Shodan search that reveals the possible vulnerable GoAnywhere MFT servers

To ensure that their systems are secure, companies and organizations should monitor their third-party vendors (and even fourth parties) that may be using vulnerable GoAnywhere servers. CVE-2023-0669 is a vulnerability that has been exploited extensively since March of this year. While it remains unclear how long this group will continue to operate with such high efficiency, the damage they have already caused is substantial.

Who is the Clop ransomware group?

Clop is a malicious software that falls under the Cryptomix ransomware family. It targets vulnerable systems and encrypts saved files using the “.Clop” extension. The name Clop is derived from the Russian word “klop,” which means “bed bug,” a blood-sucking insect. One of Clop’s distinct features is the message “Don’t Worry C|0P,” commonly found in ransom notes.

Clop has been notoriously hard to contain and combat. However, Ukrainian law enforcement successfully arrested some people working with the Clop ransomware group following an international operation in conjunction with law enforcement in the United States and South Korea. Let’s dive into the last 4 years of Clop.

Clop’s underground blog (victim names are redacted)

Clop ransomware was first detected in February 2019, when it was used in a series of attacks against businesses in Europe and Asia. The group accessed victim networks using brute-force tactics on Remote Desktop Protocol (RDP) endpoints. In March 2020, it was reported that Clop had joined forces with the notorious cybercrime group TA505 to distribute ransomware. This partnership gave Clop access to a vast network of compromised systems, enabling them to increase the scale and impact of their attacks.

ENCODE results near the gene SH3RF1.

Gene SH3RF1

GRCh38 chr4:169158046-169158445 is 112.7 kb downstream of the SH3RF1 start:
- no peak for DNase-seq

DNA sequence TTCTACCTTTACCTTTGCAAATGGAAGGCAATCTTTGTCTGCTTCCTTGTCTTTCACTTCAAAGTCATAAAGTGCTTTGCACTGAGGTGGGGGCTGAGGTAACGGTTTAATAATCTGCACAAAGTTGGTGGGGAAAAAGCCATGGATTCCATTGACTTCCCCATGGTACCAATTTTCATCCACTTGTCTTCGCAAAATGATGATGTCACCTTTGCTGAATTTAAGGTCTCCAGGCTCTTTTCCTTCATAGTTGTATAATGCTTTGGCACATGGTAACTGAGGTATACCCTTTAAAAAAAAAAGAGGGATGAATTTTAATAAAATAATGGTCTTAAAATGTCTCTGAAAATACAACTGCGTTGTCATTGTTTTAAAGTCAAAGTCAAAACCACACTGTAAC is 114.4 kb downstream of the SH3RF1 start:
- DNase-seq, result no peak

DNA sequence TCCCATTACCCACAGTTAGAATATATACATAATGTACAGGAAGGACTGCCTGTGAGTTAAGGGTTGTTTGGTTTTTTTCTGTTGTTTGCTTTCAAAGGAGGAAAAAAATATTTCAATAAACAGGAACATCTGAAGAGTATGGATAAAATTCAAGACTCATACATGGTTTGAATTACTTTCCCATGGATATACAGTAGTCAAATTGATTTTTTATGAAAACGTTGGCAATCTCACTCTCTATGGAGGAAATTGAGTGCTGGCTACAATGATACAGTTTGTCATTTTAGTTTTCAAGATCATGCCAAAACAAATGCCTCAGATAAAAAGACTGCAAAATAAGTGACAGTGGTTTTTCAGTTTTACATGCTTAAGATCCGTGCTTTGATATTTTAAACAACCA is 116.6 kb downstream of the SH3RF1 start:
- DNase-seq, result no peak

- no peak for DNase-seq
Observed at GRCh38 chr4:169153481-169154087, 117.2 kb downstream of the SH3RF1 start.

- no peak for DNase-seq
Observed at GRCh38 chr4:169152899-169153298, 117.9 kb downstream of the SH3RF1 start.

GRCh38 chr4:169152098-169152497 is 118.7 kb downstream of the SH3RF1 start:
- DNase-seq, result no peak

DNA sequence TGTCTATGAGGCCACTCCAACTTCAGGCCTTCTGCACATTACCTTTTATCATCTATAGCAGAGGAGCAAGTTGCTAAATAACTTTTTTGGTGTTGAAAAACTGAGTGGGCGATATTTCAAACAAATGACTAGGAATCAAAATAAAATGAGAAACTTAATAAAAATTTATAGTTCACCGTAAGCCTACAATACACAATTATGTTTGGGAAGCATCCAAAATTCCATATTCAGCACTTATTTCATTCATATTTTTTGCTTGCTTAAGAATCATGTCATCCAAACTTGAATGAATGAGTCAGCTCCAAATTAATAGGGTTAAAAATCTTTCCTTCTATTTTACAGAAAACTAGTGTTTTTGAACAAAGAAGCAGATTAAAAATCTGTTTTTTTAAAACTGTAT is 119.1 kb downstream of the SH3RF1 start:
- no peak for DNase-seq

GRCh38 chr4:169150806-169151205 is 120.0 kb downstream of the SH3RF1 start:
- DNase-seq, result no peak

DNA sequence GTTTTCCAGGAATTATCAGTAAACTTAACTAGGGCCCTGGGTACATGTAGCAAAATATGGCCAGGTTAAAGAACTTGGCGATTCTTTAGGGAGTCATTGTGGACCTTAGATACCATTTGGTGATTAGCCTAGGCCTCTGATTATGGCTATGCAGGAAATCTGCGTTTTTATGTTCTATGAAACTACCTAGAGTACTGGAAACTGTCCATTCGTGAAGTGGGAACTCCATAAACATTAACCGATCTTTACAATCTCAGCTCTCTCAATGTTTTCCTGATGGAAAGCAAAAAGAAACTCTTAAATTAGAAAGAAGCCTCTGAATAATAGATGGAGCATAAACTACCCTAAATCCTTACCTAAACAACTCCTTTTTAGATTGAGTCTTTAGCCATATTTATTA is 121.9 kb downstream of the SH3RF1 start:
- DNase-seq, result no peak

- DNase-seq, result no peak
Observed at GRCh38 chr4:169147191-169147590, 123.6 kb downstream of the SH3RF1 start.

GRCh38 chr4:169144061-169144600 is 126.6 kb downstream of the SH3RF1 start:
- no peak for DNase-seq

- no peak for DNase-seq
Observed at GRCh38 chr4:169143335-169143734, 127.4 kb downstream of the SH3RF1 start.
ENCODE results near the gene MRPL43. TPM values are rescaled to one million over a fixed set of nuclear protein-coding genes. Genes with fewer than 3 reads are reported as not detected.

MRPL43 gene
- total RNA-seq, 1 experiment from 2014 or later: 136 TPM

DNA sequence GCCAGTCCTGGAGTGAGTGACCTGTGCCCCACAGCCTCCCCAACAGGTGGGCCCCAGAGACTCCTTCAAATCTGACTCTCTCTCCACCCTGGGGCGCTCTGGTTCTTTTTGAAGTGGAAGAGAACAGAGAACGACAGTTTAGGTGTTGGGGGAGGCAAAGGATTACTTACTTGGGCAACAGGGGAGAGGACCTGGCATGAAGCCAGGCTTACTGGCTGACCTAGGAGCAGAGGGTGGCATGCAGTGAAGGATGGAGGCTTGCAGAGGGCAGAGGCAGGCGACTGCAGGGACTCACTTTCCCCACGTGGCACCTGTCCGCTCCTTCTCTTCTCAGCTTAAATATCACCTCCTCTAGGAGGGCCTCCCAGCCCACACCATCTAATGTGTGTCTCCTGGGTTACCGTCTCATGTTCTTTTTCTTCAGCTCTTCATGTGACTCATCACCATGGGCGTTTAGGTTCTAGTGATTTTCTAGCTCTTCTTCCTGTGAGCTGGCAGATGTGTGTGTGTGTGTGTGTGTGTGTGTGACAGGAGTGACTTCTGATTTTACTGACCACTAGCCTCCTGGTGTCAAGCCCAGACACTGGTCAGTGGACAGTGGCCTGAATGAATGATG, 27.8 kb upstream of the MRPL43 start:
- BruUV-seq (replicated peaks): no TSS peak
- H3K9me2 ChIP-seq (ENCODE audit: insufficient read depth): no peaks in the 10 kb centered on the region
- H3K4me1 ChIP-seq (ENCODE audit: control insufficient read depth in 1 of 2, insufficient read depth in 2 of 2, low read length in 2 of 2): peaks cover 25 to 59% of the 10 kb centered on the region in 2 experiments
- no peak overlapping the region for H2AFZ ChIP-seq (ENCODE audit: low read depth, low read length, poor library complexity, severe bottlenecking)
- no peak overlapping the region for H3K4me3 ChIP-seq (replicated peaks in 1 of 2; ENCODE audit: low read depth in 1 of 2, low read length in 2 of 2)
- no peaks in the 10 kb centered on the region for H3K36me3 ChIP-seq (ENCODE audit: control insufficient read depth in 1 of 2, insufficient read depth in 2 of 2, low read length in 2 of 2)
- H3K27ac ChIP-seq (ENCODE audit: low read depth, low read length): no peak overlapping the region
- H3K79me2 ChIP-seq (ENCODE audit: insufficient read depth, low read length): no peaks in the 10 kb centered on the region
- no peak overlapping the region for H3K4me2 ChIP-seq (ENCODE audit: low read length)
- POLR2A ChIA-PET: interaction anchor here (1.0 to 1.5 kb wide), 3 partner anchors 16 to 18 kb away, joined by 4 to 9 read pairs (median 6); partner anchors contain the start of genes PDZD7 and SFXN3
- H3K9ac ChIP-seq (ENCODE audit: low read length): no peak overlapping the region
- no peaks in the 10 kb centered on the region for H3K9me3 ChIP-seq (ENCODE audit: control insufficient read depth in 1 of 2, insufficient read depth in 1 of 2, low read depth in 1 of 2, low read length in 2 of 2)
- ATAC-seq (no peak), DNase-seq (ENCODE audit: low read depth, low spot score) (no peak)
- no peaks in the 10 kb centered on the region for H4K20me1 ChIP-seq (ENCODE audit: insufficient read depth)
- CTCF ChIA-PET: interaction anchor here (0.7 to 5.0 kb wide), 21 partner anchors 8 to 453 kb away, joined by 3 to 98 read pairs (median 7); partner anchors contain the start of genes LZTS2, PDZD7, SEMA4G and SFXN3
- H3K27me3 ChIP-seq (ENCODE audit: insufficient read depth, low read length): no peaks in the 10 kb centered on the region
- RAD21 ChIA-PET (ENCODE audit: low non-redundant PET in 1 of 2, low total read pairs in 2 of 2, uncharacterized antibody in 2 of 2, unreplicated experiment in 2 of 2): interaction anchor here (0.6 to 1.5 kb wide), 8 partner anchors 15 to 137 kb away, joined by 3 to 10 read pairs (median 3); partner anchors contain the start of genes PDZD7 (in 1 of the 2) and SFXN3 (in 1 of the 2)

Throughout 2020, Clop’s attacks became more sophisticated. They began using double-extortion tactics, which involved encrypting the victim’s files and stealing sensitive data, and threatening to release it if the ransom was not paid. They also started targeting larger organizations, including universities, healthcare providers, and government agencies.

In 2021, Clop stole large amounts of data from high-profile companies using the File Transfer Tool (FTA), which is Accellion’s legacy. In these attacks, the group only stole the data instead of encrypting it.

Clop also launched attacks in 2021 by exploiting a known and patched vulnerability in the SolarWinds Serv-U file server software. The group exploited versions of SolarWinds Serv-U software that were not updated to the latest version, which fixed the remote code execution flaw (CVE-2021-35211).

The HHS cybersecurity program, Office of Information Security, published an analyst note about Clop’s attacks on HPH organizations on March 23, 2021. The note identified Clop as a ransomware variant associated with the FIN11 threat actor group and the double extortion tactic. It also highlighted that Clop operators had used both a “spray and pray” approach and a more targeted approach, suggesting they have some discretion when selecting victims. The analyst noted that Clop operators discovered multiple zero-day vulnerabilities affecting the Accellion File Transfer Appliance (FTA) product in December 2020 and began targeting its users. Mitigations for the HPH sector can be found at the end of the report.

Cl0p’s TTPs within the MITRE ATT&CK Framework

How to determine vendors that have vulnerable GoAnywhere MFT servers

Black Kite offers a powerful solution for companies looking to manage third-party risk proactively. By leveraging our unique focus tags, which identify vendors with vulnerable GoAnywhere MFT servers, our users can quickly and easily identify at-risk vendors and take action to mitigate potential threats.

Our platform allows users to filter their vendor list using Ransomware tags, providing real-time visibility into any recent attacks that may have impacted their vendors. With Black Kite, companies can stay one step ahead of potential threats, safeguard their data, and protect their bottom line.

Don’t wait until it’s too late – sign up for Black Kite today and start taking control of your third-party risk management strategy.